Gloria Henry, the perpetually upbeat mother of ‘Dennis the Menace,’ dies at 98
Gloria Henry, the effervescent mother on the television series “Dennis the Menace” who patiently rolled with her son’s well-meaning but mischievous antics, has died at her home in Los Angeles.
Henry, who was 98 when she died April 3, had a long film and television career and later in life was instrumental in bringing attention and much-needed money to help fund and grow educational programs at the Ahmanson Theatre and Mark Taper Forum at a time when the art scene in downtown Los Angeles was just beginning to bloom.
Though her perpetually sunny character as Dennis Mitchell’s mother made her a lovable figure in living rooms across America, it also typecast Henry as the mom-next-door and cut off more ambitious roles she hoped would come her way.
“It kind of ended things for me,” she told The Times in 1992.
Gloria Eileen McEniry was born April 2, 1923, and raised in New Orleans. She moved to Los Angeles as a teenager, signed a contract with Columbia Studios in 1946, adopted the stage name Gloria Henry and did her utmost to get noticed.
“I didn’t have any money so I would buy cheap blouses at Woolworth’s and then sew expensive buttons onto them,” her daughter, Erin Ellwood, recalled her mother saying. “Those little details always caught the eye of the executives.”
Henry got her first break when she was cast in the 1947 horse-racing film “Sport of Kings” and then quickly became a frequently used commodity in a series of movies, including a pair of Gene Autry westerns — “The Strawberry Roan” and “Riders in the Sky.” She played opposite Lucille Ball and William Holden in “Miss Grant Takes Richmond” and Marlene Dietrich in “Rancho Notorious.”
When CBS rolled out “Dennis the Menace” in 1959, Henry won the role of Alice Mitchell, the radiant housewife who gently nudged along her trouble-prone son and settled down her hapless, jittery husband, Henry. A cranky next-door neighbor, known simply as Mr. Wilson, often found himself dragged into Dennis’ antics.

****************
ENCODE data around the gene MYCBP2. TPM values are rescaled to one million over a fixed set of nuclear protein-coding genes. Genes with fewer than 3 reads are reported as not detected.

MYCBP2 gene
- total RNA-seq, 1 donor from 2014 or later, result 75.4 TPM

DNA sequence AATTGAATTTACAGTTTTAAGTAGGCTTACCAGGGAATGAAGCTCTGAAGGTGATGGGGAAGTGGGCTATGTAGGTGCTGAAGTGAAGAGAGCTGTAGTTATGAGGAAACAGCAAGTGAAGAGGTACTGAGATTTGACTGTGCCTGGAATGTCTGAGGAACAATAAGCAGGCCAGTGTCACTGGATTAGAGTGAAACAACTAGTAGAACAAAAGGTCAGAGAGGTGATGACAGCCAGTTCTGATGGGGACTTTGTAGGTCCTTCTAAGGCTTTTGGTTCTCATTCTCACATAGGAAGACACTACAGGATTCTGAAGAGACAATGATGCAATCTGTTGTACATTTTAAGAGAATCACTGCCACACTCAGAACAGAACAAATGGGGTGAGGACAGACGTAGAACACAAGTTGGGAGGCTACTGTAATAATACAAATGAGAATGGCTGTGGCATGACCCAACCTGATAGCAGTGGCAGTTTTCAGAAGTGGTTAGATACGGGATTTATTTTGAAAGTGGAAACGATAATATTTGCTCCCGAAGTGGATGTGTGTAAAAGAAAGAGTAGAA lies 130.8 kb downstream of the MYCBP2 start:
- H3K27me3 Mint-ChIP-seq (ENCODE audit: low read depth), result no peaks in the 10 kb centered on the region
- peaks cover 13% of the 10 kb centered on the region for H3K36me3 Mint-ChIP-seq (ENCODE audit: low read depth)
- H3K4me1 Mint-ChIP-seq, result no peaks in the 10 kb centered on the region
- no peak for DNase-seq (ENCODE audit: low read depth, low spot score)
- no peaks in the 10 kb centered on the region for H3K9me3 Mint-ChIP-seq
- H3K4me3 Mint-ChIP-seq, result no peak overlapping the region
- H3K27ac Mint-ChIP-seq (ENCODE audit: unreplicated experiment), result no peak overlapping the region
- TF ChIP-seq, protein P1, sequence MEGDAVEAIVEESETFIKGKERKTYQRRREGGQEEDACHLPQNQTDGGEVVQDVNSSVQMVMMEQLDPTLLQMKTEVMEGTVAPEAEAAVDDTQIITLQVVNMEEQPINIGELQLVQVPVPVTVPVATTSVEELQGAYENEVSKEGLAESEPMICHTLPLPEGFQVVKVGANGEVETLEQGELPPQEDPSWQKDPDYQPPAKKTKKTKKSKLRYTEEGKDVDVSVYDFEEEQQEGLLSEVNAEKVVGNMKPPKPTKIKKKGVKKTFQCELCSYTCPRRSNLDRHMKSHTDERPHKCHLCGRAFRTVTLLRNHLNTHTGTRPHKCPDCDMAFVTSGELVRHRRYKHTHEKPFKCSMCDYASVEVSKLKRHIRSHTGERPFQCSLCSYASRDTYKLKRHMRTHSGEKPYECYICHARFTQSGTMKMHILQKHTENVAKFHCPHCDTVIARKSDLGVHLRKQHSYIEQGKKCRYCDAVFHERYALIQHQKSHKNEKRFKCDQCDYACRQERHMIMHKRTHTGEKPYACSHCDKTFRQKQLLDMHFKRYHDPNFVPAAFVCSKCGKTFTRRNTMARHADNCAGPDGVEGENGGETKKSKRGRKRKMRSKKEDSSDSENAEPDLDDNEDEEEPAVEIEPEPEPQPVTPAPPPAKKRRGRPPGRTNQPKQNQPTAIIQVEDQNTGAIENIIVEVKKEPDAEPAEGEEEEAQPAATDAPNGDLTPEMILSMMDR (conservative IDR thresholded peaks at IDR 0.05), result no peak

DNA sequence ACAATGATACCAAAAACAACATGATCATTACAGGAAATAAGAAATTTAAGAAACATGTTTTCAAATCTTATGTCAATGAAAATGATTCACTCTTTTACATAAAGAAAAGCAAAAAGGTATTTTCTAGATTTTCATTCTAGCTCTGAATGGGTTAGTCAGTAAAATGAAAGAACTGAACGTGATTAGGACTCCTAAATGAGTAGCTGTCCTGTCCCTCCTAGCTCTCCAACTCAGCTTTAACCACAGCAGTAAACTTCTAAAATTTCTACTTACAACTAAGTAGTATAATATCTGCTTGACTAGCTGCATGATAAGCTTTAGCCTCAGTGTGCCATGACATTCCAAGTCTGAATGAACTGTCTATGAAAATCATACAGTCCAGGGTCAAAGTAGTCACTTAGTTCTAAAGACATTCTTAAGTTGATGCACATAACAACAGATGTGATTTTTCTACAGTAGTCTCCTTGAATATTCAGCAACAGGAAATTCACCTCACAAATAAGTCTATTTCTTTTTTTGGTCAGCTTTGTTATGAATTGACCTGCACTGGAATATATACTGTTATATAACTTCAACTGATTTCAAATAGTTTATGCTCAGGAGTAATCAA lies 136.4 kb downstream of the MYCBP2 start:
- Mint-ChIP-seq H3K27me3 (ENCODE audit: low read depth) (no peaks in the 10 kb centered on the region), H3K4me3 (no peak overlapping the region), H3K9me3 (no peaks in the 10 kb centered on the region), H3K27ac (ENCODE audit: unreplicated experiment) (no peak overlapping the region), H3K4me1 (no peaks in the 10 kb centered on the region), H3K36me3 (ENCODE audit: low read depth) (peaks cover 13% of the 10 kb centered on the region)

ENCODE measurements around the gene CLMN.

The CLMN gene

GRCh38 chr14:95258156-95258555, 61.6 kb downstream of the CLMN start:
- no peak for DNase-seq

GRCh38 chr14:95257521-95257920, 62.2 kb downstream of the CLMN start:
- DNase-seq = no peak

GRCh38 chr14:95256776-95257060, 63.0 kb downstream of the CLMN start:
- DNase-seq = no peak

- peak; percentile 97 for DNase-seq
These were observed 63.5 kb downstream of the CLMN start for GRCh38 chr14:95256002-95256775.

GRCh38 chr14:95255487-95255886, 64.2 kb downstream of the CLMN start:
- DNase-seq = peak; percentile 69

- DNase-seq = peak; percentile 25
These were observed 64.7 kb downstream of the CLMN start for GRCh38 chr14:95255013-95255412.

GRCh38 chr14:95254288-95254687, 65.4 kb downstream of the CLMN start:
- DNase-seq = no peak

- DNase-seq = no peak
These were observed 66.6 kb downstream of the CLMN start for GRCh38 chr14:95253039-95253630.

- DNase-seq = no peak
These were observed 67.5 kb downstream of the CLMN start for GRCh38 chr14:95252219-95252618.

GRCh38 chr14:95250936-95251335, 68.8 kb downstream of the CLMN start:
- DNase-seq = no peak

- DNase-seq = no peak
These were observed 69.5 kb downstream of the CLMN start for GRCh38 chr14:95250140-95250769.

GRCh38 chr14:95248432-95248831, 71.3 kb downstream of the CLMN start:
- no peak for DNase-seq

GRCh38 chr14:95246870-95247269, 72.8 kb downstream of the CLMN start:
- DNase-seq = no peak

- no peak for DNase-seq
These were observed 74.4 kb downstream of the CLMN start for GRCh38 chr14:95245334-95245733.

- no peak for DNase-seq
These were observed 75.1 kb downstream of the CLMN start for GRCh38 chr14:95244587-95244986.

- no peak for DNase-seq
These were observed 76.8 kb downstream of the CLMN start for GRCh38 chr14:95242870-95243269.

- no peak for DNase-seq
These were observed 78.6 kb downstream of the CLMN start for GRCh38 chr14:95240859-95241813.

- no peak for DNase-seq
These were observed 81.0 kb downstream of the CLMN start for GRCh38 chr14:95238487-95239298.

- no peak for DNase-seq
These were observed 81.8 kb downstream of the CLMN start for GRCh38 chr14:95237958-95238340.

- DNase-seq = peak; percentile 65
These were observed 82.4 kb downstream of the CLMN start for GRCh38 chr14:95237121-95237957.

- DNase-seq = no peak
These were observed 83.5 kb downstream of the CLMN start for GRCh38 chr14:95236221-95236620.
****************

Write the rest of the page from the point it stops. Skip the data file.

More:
The show lasted four years, but the shadow it cast lasted far longer.
The star of the sitcom, Jay North, had been berated and pushed endlessly by his family, to the point that he all but crumbled when he blew a line or came up short of his family’s lofty expectations. When the show came to an end in 1963, his career came screeching to a halt as he tried — and mostly failed — to land new roles. Despondent and lost, he left L.A. and joined the Navy.
“He was a beautiful little boy, a good little boy, but a bit cushioned from reality,” Henry told the Washington Post in 1978. “It’s a shame he was robbed of his childhood.”
Henry stepped away from Hollywood as well. She became a PTA mom and an arts patron who took — or sometimes dragged — her three children to museums, theaters and the opera. When Dorothy Chandler, whose husband, Norman, then was publisher of The Times, asked for her help, she feverishly raised funds so schoolchildren could attend performances at the Ahmanson and Mark Taper Forum. She remained an active member of the Center Theatre Group Volunteers for 50 years.
She was also a longtime docent at the Los Angeles Zoo and an animal lover who kept a pet ocelot named Jesus in the family home until she discovered it was illegal to keep such a pet in Los Angeles.
When she did return to acting, hoping by now she would no longer be remembered simply as Dennis Mitchell’s mother, the matronly roles persisted. When she appeared on “Doogie Howser, M.D.,” she was cast as Doogie’s grandmother.
“It’s hard to surface again when you’ve been so connected with one role, one type of person,” she told the Los Angeles Daily News.
But if it bothered her, it never showed, Ellwood said.
Henry is survived by her three children, Jeff, Erin and Adam; and a grandchild, Amelie. Her former husband, modernist architect Craig Ellwood, died in 1992.
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